Twenty-one wounded survivors and relatives of the dead describe the campaign which led to the establishment of the Inquiry under Lord Saville. They reveal their bitterness at the 'whitewash' of the first inquiry under Lord Chief Justice Widgery, and describe the frustrations and elations of their long struggle to force the British Government to launch a new search for the truth.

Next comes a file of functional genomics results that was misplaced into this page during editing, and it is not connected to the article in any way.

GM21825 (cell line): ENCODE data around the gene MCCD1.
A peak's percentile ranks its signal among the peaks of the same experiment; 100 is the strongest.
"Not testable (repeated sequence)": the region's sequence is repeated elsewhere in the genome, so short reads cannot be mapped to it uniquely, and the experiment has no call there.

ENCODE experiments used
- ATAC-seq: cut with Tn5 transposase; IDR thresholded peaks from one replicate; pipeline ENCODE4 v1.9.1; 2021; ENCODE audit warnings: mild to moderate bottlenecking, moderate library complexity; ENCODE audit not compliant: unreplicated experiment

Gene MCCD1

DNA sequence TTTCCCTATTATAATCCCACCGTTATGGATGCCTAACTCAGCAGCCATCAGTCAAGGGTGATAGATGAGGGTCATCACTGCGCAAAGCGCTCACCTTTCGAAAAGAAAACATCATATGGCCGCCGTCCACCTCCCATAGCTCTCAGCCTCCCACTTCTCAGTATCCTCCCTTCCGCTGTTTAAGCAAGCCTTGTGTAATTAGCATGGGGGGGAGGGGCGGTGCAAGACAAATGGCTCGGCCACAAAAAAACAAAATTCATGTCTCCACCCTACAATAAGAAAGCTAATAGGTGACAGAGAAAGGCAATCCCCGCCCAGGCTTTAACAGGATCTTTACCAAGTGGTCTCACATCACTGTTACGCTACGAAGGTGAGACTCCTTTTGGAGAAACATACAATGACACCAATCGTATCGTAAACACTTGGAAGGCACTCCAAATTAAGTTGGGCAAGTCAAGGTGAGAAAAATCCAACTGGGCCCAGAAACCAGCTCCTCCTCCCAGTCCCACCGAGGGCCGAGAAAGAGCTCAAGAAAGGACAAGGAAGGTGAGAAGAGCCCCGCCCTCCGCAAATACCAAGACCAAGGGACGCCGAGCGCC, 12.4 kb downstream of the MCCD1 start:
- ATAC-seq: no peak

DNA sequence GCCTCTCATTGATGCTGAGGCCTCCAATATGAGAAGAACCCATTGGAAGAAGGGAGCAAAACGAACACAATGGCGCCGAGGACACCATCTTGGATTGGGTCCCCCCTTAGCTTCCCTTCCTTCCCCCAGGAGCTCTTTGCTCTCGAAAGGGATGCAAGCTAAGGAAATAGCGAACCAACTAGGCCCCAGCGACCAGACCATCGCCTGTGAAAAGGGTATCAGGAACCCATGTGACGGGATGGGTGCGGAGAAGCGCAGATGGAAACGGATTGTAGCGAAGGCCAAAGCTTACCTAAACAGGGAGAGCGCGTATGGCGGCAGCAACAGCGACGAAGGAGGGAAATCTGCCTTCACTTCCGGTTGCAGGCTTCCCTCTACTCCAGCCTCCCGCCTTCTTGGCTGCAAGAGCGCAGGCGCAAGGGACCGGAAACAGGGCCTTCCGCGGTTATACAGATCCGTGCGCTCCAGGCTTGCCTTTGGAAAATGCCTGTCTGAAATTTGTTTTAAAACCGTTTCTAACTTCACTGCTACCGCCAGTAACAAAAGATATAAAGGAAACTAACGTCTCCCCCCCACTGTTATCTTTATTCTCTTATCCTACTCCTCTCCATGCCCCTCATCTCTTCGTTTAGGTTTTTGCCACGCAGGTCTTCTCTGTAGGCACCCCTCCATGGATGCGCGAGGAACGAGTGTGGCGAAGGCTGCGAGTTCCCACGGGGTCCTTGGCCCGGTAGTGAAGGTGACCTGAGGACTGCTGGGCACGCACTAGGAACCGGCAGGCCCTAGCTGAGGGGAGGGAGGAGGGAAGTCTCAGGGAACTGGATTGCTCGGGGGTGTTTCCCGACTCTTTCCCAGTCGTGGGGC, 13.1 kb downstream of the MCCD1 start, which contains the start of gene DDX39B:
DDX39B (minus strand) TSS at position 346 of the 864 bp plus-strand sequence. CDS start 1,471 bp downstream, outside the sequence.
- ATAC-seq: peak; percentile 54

The relatives comment sharply on Saville's performance, and on the attitudes of British and Irish politicians, the media and an array of celebrity lawyers. They reflect on whether soldiers and leading politicians should now be prosecuted for murder, and discuss whether the outcome of the Inquiry is likely to hinder or enhance the peace process.
Will the truth about Bloody Sunday raise more ghosts than it sets to rest?
|Publication date||20 Jan 2005|